Facebook Continues To Make Gains As “News Source”
Zuck: "We're not a news site" Millennials: "Weird, that's where we get all our news"
If you’re a millennial that came across this story through social media, let’s just say you’re not alone. Millennials let news find them where they are, rather than going to find the news where it used to be — on television.
The Reuters Institute for the Study of Journalism has released its annual news report, which finds that nearly twice as many U.S. citizens use social media as a weekly news source as did in 2013. And younger people are leading the charge: for the first time, social media topped TV as the main source of news for respondents aged 18-24 throughout the world.
The findings are hardly surprising: millennials are cord-cutting to a higher degree than anyone else — being plugged in all the time means it’s easy to “happen upon news” by accident, as Pew reports. But the what this will mean for the future of news literacy is still up in the air as social media companies reconcile their new role as distributors & disseminators of media.
While Zuckerberg adamantly maintains that Facebook is not a media company, there’s no denying that many young people, and the majority of the site’s users, definitely see it that way. A study from the American Press Institute found that 88 percent of American millennials get news from the social networking platform at least occasionally, and Reuters found that 44 percent of people around the world have used it for the purpose of reading, watching, sharing, or discussing news in the past week alone—more than any other social media site by at least 25 percentage points.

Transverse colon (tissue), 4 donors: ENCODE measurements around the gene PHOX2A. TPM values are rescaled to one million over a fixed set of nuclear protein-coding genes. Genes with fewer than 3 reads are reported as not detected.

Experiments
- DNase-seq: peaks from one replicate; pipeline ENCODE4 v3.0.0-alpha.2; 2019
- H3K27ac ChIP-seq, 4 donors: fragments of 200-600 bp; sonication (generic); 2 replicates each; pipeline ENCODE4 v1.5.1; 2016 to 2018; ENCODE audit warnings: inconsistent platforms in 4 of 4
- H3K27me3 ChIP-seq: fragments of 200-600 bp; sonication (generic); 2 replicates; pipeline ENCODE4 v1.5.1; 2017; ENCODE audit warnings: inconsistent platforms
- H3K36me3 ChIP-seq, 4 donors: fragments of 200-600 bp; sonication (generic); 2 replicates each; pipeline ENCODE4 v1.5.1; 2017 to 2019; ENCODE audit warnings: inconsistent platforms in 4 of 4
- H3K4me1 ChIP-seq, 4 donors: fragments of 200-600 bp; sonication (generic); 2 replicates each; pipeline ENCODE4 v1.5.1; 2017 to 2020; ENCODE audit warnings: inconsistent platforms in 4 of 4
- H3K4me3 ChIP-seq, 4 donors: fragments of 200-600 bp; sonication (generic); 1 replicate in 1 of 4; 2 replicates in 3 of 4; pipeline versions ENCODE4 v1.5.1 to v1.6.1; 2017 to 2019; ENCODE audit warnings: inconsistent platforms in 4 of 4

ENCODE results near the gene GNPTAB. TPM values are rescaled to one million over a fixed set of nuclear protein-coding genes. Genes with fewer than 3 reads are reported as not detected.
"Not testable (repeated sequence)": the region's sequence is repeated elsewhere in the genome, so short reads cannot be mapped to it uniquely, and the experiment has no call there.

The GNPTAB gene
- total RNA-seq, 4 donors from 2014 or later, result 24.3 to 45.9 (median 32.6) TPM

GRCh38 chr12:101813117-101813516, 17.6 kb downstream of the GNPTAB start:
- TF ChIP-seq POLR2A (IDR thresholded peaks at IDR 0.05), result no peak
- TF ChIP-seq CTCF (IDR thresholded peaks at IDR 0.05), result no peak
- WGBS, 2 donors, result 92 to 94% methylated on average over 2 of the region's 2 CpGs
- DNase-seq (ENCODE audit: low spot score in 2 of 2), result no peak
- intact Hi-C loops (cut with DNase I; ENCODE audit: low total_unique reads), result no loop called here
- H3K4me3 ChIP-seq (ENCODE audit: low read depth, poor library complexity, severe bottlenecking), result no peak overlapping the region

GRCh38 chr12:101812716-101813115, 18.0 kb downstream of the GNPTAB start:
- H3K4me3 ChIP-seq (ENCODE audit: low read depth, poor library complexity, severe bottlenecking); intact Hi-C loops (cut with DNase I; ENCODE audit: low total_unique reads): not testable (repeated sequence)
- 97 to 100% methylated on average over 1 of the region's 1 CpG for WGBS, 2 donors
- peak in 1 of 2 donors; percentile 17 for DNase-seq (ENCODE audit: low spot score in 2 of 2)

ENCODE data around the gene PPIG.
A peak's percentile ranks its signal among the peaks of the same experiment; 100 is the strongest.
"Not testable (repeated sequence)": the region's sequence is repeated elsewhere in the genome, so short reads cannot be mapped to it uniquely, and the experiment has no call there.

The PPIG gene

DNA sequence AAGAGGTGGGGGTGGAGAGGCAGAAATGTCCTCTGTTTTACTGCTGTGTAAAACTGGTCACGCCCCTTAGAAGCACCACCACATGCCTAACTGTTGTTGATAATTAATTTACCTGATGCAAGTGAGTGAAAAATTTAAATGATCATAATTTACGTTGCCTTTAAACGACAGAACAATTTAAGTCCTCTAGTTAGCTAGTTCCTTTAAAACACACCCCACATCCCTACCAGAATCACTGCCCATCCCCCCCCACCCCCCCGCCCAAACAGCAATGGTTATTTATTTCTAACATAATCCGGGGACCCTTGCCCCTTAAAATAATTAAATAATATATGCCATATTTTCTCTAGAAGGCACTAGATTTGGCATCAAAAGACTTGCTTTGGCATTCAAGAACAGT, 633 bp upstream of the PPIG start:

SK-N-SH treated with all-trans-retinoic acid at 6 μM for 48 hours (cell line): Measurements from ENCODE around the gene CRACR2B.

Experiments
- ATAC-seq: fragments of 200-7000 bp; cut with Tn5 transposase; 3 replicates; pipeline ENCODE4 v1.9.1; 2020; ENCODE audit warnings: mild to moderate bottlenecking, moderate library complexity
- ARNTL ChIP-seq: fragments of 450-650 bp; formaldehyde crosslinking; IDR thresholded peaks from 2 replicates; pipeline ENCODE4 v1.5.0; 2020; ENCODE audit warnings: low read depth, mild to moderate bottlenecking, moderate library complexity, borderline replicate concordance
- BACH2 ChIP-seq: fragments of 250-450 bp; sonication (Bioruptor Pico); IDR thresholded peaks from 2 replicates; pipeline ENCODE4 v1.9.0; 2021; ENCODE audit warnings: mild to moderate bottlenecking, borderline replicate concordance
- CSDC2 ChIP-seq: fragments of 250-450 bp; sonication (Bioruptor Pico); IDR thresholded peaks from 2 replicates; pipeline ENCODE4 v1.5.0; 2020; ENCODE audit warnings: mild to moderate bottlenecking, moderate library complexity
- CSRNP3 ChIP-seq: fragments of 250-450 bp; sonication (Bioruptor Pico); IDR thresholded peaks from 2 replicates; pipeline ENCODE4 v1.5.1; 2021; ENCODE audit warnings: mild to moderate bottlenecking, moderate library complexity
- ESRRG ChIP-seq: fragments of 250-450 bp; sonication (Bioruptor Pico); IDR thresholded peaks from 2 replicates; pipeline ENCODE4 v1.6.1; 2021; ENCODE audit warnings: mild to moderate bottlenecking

Which makes reports that the site actively suppresses certain news topics and perspectives a little bit alarming: isn’t that an editorial decision? Facebook’s recent shift from human editors to an algorithm for generating its “Trending Topics,” is a more effective approach: so far, the change has allowed viral garbage news, consumer products, and inaccurate reporting to populate the homepage sidebar.
The new addition of Facebook Live is also expected to further disrupt television’s prior stronghold on live news coverage. On Wednesday, a local news affiliate streamed live coverage of a standoff between Los Angeles Police and singer Chris Brown to the site, and Democrats staging a gun control sit-in earlier this year showed how the revolution would not be televised but rather live streamed to social media after C-SPAN shut off its cameras. While it’s proving that it can be a valuable news resource in some regards, it’s also the place that a supposed “news organization” found immense success in broadcasting 45 minutes of a “watermelon explosion” experiment.